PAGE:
And the third argument is that it was simply the result of productivity gains due to technological advancement. Productivity, a topic of much debate, has also not contributed to a decline in manufacturing employment in America. On the contrary, productivity stagnated in the manufacturing sector for decades and declined during the Great Recession.

Even though these arguments were wrong, they fed a false narrative that became entrenched in American society. A 50-year-old American has been completely consumed with a negative narrative about manufacturing for their entire lives. This was not only their guidance counselor telling them manufacturing was a dead-end career. Our culture romanticized a narrative of leaving rural America and escaping the production floor for half a century.


Brian Johnson on Changing the Narrative Around Manufacturing


These criticisms were once valid. Our prosperity gains from scaled manufacturing eventually reached a point of diminishing returns. As a result, corporations sought only to improve efficiency and reduce the cost of manufacturing. As a result, we treated manufacturing and its people as costs and never as benefits, and our relationship to manufacturing became reductive in the United States. But today, this is a false narrative and a relic of the Industrial Revolution.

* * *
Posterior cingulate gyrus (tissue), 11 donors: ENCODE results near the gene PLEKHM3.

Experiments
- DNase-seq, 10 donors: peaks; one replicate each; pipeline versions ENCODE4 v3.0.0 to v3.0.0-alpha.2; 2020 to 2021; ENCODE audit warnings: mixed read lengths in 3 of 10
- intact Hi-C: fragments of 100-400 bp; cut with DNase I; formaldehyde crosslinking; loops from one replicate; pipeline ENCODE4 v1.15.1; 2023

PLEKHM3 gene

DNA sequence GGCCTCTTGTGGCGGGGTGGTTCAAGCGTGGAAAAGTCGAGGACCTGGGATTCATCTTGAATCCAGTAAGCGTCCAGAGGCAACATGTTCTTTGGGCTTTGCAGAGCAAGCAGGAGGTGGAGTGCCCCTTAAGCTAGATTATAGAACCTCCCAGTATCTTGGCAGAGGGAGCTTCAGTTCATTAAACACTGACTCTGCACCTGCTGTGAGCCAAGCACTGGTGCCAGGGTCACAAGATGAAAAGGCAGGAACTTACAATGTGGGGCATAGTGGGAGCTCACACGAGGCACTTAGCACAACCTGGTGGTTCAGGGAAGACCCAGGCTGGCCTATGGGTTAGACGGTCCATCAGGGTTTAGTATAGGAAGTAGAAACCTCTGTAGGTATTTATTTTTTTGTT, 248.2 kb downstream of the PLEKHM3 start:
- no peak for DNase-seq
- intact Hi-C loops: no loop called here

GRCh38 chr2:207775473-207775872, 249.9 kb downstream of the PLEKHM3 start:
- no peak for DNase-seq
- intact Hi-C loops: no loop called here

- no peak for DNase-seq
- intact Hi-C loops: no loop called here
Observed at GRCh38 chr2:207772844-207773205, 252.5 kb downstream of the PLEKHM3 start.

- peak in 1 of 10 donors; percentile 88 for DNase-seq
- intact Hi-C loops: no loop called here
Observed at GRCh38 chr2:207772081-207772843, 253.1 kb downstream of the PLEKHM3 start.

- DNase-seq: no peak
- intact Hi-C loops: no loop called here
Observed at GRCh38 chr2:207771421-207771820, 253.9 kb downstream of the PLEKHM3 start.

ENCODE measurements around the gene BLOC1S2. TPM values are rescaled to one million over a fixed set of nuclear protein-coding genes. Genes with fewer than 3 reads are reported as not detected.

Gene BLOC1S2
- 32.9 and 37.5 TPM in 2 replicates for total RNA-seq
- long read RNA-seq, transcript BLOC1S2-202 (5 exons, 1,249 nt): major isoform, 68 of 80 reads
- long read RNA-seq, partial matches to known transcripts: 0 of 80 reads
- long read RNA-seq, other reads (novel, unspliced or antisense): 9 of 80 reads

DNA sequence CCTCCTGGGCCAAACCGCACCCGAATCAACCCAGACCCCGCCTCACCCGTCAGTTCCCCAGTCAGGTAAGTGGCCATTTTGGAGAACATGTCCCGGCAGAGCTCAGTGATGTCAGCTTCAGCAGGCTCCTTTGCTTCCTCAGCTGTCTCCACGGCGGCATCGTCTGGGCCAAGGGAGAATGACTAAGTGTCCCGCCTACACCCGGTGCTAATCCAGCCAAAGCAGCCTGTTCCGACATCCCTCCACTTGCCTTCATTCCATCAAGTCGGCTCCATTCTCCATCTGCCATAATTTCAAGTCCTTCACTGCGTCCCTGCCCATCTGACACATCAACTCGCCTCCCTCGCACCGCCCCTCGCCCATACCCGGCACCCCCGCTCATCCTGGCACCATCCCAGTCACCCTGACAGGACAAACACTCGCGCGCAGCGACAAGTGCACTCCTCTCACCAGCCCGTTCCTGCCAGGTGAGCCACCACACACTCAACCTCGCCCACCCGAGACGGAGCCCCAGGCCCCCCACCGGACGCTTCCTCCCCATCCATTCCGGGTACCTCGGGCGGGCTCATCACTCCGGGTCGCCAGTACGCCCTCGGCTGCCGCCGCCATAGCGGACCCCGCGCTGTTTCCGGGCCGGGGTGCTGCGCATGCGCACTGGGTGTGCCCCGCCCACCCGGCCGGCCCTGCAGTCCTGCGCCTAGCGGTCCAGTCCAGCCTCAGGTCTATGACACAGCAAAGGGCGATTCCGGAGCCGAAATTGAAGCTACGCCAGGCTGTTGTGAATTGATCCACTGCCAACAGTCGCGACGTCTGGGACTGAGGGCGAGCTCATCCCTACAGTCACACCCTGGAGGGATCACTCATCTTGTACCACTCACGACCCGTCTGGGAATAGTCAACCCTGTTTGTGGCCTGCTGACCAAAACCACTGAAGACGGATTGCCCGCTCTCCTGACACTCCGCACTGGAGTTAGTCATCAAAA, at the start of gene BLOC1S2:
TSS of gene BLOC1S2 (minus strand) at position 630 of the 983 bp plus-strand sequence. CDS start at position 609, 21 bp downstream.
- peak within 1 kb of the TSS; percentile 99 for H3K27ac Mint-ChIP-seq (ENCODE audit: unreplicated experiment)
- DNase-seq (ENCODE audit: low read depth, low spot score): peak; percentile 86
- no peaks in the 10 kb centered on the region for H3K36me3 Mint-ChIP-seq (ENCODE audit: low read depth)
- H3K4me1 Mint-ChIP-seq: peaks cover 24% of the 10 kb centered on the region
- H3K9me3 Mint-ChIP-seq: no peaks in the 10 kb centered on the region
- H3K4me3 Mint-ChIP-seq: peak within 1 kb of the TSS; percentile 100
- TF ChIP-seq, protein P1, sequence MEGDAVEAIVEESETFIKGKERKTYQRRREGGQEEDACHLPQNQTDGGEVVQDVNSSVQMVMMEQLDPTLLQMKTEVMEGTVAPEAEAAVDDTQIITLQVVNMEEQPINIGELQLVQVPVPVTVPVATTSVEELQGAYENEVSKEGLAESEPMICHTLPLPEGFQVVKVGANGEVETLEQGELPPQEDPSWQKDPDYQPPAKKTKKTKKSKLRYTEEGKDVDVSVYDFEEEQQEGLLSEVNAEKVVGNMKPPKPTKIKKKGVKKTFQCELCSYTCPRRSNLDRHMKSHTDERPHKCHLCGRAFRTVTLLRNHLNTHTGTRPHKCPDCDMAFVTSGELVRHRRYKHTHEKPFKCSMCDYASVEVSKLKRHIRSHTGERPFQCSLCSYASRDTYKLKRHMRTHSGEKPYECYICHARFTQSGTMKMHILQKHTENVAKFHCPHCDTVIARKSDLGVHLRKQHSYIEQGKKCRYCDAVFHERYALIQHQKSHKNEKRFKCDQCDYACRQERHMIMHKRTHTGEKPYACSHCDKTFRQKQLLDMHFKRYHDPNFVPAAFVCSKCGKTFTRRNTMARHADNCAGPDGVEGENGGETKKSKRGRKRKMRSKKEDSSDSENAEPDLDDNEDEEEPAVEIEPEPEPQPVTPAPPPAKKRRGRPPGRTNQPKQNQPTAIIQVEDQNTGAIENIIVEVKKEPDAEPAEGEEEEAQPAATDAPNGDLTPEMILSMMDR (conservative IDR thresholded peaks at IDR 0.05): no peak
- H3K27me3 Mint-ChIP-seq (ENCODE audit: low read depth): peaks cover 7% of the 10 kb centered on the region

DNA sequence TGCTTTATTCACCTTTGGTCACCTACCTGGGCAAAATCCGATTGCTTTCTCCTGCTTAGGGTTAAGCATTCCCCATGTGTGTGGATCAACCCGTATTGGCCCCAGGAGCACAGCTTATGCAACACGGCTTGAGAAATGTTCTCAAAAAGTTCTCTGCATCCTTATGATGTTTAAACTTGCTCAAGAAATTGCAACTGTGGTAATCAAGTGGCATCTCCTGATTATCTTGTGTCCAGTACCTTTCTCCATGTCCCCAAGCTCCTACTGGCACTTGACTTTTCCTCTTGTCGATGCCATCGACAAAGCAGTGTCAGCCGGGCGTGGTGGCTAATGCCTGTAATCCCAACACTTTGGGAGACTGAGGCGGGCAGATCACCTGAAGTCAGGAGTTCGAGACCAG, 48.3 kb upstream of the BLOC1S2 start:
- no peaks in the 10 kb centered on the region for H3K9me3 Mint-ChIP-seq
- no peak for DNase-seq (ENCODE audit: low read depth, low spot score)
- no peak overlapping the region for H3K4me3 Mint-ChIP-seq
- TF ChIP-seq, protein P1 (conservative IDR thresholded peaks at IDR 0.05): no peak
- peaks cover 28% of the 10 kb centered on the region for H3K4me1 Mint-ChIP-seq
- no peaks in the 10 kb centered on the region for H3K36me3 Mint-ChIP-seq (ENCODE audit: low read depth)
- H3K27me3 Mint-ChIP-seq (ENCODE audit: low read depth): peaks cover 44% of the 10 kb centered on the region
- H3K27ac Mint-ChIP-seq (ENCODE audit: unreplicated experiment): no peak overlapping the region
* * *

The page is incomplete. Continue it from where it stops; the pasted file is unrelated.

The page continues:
Why Today's Leaders Should Care

America led the world in manufacturing less than a century ago. Since then, we've excluded manufacturing from our innovation ecosystem, allowed our industrial commons to deteriorate by promoting asset-light corporations, and restricted access to capital. Manufacturing did not decline due to economic evolution or other externalities. Instead, manufacturing declined due to conditions we created in the United States.

Ultimately, the root cause of the decline in American manufacturing is that it was left adjacent to the new American system of innovation after WWII. But perhaps the costliest mistake was convincing ourselves that the decline in manufacturing was natural or even good. Deindustrialization and the loss of manufacturing jobs in America have, in fact, not been a healthy transition into a modern, knowledge-based economy.